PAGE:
Jeannie, Michael, and Archie sprang to their feet, while Michelle leaned forward over her knees.
“We all are,” Michael said for the rest of them.
The doctor nodded, as if he had been expecting that answer.
“I am Dr. Agüero. I’m the doctor who did the surgery on Lucas. We just finished. I can tell you that he is doing very well, considering the injuries he sustained. He lost a lot of blood, and he’s in a very delicate state, but he’s stable. He had two bullet wounds in his left leg. One of the bullets got miraculously lodged in his left calf, between the tibia—the thicker bone—and the fibula, the thin front bone. But it didn’t hit either bone. I don’t understand how that happened, because the bullet should have torn right through the leg. It’s as if it had first lost part of its force, as if it had struck something first, and then hit the leg. There were some tiny splinters on the bullet, so it may have been that it hit wood before it struck his leg. We'll have to see.”
The doctor paused, to collect his thoughts.
“Whatever it was, the bullet was lodged there, in the fleshy area. His fibula got grazed by a second bullet, but the damage could have been a lot, lot worse. I mean, it’s still serious—his fibula is fractured—a hairline fracture—but…” he shook his head in amazement, “I’ve never seen a partial hairline fracture in the fibula, because it’s such a narrow bone. I’ve always seen it either completely broken or intact. In his case, it suffered a hairline fracture. Some ligaments and muscle tissue were torn, and he’ll have to undertake rehabilitative therapy, and will limp for a while, but I think he’ll fully recover.”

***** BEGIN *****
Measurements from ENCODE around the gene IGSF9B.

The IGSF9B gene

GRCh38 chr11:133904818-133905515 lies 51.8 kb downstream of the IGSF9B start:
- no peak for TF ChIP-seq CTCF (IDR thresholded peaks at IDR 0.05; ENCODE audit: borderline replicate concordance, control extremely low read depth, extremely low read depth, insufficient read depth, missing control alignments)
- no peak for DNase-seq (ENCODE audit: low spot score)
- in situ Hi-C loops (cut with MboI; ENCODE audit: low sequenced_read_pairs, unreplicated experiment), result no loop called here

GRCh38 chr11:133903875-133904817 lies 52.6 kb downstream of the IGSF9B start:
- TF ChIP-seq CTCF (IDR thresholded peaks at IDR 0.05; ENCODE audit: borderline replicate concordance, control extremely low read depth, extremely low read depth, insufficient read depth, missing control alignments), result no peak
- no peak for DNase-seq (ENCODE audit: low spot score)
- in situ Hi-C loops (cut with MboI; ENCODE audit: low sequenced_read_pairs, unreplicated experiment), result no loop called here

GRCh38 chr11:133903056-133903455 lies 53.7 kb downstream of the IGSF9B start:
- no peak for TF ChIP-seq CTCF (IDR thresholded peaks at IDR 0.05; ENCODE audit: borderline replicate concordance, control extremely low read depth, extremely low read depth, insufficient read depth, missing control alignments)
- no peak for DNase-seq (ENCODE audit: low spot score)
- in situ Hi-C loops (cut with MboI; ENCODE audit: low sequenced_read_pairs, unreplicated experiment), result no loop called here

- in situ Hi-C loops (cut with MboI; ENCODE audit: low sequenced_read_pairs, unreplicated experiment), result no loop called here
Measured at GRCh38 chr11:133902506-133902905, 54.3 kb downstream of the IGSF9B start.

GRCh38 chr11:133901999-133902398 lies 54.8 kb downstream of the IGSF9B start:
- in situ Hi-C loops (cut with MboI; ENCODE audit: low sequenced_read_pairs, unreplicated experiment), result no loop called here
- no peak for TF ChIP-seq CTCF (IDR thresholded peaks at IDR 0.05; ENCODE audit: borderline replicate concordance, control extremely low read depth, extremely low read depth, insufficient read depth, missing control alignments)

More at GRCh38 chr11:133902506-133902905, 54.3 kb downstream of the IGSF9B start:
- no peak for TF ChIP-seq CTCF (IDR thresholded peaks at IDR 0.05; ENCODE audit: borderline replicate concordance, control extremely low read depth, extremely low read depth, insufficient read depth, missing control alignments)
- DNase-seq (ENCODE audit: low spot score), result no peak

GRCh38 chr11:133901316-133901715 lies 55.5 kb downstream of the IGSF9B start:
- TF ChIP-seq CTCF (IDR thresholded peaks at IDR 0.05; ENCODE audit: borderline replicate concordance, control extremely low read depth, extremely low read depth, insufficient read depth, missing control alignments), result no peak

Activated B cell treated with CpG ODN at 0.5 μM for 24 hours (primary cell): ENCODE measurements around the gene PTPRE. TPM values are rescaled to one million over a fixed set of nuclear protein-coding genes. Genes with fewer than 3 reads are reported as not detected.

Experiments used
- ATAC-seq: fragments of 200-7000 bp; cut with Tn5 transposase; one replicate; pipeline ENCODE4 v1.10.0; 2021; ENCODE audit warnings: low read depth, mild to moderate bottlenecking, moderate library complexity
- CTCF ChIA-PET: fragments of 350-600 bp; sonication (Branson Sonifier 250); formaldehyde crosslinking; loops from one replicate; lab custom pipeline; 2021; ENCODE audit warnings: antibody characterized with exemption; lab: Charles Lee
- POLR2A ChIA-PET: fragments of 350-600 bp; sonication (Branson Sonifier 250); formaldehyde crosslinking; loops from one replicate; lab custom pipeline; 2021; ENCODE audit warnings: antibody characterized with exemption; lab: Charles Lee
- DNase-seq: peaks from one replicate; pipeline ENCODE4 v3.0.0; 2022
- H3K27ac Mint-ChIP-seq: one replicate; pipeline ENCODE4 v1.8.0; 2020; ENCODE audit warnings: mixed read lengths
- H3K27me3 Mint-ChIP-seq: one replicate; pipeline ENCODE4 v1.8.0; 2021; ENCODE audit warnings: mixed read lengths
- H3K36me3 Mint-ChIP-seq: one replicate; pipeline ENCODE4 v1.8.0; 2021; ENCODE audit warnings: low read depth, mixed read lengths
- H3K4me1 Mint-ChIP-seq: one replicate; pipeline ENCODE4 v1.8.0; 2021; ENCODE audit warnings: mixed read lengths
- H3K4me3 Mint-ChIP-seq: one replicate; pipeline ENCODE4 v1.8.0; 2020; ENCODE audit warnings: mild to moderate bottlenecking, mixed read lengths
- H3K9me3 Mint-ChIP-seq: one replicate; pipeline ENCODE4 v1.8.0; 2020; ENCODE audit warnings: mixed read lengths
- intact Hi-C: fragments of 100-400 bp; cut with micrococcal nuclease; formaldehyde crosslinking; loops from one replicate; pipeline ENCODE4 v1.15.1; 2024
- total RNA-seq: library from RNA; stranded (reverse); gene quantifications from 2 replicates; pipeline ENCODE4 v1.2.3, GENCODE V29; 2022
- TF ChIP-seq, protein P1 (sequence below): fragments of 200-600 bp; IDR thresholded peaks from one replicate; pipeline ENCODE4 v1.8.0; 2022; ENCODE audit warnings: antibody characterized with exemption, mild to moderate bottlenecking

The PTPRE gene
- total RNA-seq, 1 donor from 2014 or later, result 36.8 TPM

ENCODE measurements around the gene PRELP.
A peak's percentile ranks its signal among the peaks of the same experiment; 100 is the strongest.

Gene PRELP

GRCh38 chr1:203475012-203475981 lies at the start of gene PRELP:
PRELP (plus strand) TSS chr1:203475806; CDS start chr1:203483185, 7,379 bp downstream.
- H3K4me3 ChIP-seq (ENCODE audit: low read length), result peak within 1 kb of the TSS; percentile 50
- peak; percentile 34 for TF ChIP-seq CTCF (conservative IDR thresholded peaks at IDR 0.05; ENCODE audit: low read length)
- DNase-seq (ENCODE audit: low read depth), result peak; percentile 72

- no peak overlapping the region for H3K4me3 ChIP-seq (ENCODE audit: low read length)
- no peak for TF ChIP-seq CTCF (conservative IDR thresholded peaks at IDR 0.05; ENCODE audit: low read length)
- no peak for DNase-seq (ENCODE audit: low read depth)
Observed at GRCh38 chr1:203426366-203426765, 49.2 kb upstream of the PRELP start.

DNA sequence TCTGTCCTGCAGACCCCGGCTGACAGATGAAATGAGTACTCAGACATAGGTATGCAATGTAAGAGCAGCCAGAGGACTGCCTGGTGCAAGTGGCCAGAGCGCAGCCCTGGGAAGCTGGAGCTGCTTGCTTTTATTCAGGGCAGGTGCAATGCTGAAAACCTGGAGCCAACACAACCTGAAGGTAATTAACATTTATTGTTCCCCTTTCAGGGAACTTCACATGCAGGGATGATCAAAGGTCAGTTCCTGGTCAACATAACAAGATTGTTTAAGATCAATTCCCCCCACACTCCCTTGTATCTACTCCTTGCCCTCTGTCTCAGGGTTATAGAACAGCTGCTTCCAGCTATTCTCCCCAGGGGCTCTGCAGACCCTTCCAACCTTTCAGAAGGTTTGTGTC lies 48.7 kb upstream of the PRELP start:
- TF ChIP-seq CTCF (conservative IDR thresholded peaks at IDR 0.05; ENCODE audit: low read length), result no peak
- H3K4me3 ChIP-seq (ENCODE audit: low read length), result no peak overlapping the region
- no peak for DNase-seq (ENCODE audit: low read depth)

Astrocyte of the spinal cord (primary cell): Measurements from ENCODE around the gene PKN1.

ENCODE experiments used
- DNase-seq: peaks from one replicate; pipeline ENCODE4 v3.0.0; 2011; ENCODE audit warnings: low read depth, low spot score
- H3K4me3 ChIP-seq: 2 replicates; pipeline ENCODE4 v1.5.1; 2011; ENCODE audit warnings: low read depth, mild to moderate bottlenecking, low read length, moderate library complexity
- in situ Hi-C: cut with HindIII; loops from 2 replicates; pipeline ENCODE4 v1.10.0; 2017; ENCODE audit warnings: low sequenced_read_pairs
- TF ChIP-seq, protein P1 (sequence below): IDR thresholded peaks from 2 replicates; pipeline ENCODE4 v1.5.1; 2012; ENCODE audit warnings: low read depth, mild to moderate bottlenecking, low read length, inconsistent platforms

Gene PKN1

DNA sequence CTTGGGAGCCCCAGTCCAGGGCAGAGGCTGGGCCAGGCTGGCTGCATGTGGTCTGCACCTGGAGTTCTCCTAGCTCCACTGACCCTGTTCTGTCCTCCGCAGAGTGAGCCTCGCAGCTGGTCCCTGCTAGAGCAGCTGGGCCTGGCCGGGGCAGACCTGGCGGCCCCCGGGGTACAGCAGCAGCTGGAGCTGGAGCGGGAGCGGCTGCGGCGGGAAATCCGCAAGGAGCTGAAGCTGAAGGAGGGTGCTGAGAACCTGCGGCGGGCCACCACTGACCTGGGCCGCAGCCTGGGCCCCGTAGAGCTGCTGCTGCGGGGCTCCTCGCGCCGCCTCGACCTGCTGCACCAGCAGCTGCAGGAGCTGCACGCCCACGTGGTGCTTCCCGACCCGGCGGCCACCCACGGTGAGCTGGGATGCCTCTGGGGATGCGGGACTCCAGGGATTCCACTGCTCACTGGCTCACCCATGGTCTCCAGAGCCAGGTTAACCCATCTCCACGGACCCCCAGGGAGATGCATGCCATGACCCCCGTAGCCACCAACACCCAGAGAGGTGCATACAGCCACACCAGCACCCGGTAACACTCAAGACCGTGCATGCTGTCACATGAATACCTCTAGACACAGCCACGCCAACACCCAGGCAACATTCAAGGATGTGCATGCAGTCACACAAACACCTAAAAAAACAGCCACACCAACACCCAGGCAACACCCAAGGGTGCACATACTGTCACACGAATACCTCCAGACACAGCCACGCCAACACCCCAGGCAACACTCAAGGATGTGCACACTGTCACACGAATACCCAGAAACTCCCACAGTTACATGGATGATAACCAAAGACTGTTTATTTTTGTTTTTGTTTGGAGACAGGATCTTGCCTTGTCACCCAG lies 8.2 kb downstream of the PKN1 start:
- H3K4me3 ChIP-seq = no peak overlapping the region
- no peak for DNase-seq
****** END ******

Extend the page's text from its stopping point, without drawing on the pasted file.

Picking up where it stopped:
“Thank God!” Archie said, while Jeannie and Michelle embraced.
Michael beamed at Jeannie.
“I told you he would be okay,” he said to her, grinning with relief.
Then his expression sobered.
“How about Ojeda?” he inquired.
“Ojeda, the other wounded man who came in with Lucas,” Michael replied.
“I’ve been with Mr. Alfaro all this time. I’ll have to ask.”
The doctor walked out of the waiting room, while Lucas’ family continued to celebrate his survival.
He returned a couple of minutes later, looking concerned.
“I’m told by the head nurse that he’s still in the surgery room, and that he’s in critical condition. Apparently, he received some very serious stab wounds.”
He looked at Michael.
“We’ve alerted the police about the attack you suffered, by the way. But until the hurricane weakens, they won’t be able to come here to talk to you, or go to your house.”
“Her house,” Michael said to the doctor, tilting his head towards Jeannie.
“I’m sorry,” Agüero said to her. “I’m not very familiar with the facts. But like I said before, the police won’t be able to get to your home until some time after the hurricane leaves us.”
Jeannie nodded, not saying anything.
“That’s okay,” Michael muttered. “It’s not that we have anywhere to go right now. How long before we can see Lucas?”
“It will be a while before he wakes up from the anesthesia,” Dr. Agüero replied. “When he does wake up, we’ll take him to a room. I can find out where he’s going to be taken with the head nurse, and you can all wait for him there,” the doctor suggested.
“No,” Jeannie said. “At least as far as I’m concerned, I’ll wait here. I want to see him as soon as he’s awake.”
“I think we’ll all wait,” Michelle added, confirming by everyone else’s nod that she spoke for all of them.
(Chapter LXXVIII will be posted on Monday, January 18)